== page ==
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The role of nonbank intermediation in a financially repressed economy (theory and evidence based on the Korean economy, 1972--1994)
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|Title:||The role of nonbank intermediation in a financially repressed economy (theory and evidence based on the Korean economy, 1972--1994)|
|Advisor:||Im, Eric I|
Financially repressed economy
show 3 moreEconomic history
|Issue Date:||Aug 2003|
|Publisher:||University of Hawaii at Manoa|
|Citation:||Choi, Joong-Kyung (2003) The role of nonbank intermediation in a financially repressed economy (theory and evidence based on the Korean economy, 1972--1994). Ph.D. dissertation, University of Hawai'i, United States -- Hawaii.|
|Abstract:||In existing economic literature on finance and economy, it is argued and generally accepted that financial intermediation contributes to economic growth though the contending argument is that financial development is simply a result of economic growth. However, studies on the contribution of financial intermediation of nonbanks (as opposed to banks) to economic growth are relatively scant and too general to clarify the mechanism through which nonbank financial intermediation might help economy to expand and develop. The focus of this study is on whether nonbank financial intermediation contributed to economic growth in the case of Korea where the share of nonbank financial intermediation increased from around 20% in 1970 to more than 60% in the early 1990's. This study is particularly interesting in light of the fact that rapid economic growth in Korea was accompanied by a concomitant increase in the share of nonbank financial intermediation. As a precursor to the empirical analysis, this study shows theoretically that financial intermediation of nonbanks subject to lesser liquidity control is complementary to, rather substitutional for, that of banks. Further, it is shown by optimizing a two-period dynamic model that under certain conditions nonbank intermediation increases an economy's savings mobilization and contributes to the economic growth. For empirical analysis, we used the annual data from 1972 to 1994 which can be considered as a financially repressed period. The empirical results are all consistent with the theoretically expected: nonbanks are complementary to banks in financial intermediation, increased the savings mobilization, and in the end contributed to the economic growth of the Korean economy during the sample period. Further, the estimated allocative efficiencies of nonbanks are almost in phase with business cycles, which may well be interpreted as consistent with the proposition that nonbanks financial intermediation made a significant contribution to Korea's economic growth.|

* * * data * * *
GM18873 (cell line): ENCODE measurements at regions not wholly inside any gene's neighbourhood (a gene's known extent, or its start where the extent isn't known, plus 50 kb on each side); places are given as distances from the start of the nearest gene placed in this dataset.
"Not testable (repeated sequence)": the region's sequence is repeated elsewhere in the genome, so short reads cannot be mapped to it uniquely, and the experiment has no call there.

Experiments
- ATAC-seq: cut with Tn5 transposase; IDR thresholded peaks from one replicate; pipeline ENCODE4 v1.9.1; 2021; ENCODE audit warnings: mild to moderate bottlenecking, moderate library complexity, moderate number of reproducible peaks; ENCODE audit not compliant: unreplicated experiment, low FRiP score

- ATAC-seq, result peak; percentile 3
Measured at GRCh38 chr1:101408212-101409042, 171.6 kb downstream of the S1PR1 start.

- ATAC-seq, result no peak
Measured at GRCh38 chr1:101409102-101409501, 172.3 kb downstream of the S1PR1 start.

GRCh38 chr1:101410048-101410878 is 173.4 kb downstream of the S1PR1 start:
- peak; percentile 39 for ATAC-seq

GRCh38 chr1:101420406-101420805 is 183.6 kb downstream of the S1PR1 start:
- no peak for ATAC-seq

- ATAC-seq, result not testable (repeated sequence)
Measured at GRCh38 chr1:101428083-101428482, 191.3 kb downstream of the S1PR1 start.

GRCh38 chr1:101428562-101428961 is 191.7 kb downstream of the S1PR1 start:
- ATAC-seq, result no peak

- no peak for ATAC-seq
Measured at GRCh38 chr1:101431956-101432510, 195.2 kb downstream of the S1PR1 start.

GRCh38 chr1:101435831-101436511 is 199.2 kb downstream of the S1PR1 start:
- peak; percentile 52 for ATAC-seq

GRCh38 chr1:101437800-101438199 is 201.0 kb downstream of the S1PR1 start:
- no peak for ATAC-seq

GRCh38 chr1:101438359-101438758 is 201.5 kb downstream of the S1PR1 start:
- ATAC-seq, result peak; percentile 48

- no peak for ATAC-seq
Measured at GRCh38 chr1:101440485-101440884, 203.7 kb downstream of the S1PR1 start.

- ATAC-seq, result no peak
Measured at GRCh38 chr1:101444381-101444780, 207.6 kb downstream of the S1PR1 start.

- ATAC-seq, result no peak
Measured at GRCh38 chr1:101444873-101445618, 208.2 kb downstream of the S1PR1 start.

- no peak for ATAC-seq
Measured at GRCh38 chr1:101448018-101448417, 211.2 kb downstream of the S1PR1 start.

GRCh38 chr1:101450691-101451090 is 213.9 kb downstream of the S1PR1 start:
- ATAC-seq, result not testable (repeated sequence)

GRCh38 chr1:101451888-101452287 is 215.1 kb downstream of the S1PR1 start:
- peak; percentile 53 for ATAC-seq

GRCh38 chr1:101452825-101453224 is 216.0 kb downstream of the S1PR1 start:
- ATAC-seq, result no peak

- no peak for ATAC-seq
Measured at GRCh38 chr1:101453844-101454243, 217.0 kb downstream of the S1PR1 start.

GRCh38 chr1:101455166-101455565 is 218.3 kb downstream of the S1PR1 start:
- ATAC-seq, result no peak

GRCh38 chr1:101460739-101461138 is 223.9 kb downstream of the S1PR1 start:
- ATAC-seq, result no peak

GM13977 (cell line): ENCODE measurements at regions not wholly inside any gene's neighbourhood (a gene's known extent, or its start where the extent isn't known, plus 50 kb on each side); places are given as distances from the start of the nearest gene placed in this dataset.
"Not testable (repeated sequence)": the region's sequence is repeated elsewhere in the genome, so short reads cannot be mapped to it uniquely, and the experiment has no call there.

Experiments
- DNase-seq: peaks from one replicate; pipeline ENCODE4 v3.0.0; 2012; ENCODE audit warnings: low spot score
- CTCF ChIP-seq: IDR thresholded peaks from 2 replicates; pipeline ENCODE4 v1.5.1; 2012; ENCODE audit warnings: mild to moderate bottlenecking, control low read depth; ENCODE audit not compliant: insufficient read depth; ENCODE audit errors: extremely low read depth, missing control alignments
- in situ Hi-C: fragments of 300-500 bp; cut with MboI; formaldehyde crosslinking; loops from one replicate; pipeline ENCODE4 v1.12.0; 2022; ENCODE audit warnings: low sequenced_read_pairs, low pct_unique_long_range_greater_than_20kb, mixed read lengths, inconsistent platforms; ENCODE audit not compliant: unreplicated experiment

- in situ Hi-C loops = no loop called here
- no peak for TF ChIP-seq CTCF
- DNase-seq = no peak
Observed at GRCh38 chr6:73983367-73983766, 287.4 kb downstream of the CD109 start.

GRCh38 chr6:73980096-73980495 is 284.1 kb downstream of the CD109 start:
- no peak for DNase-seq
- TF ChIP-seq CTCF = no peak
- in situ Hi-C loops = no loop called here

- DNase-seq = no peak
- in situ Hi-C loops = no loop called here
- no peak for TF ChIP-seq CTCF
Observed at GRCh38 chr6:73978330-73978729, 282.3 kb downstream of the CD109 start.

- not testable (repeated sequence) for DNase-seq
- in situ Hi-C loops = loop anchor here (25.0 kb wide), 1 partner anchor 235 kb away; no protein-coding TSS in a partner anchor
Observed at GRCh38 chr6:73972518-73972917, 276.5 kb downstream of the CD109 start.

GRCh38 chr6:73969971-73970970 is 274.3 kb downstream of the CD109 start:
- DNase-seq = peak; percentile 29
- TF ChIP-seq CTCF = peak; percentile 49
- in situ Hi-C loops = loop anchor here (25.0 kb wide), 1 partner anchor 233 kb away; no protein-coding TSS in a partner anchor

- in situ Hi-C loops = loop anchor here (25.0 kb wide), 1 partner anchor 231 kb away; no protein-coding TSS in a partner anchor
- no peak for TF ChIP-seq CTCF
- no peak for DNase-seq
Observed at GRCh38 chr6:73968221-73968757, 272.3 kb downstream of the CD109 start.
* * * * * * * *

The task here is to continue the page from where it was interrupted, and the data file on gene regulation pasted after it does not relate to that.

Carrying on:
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|Appears in Collections:||Ph.D. - Economics|
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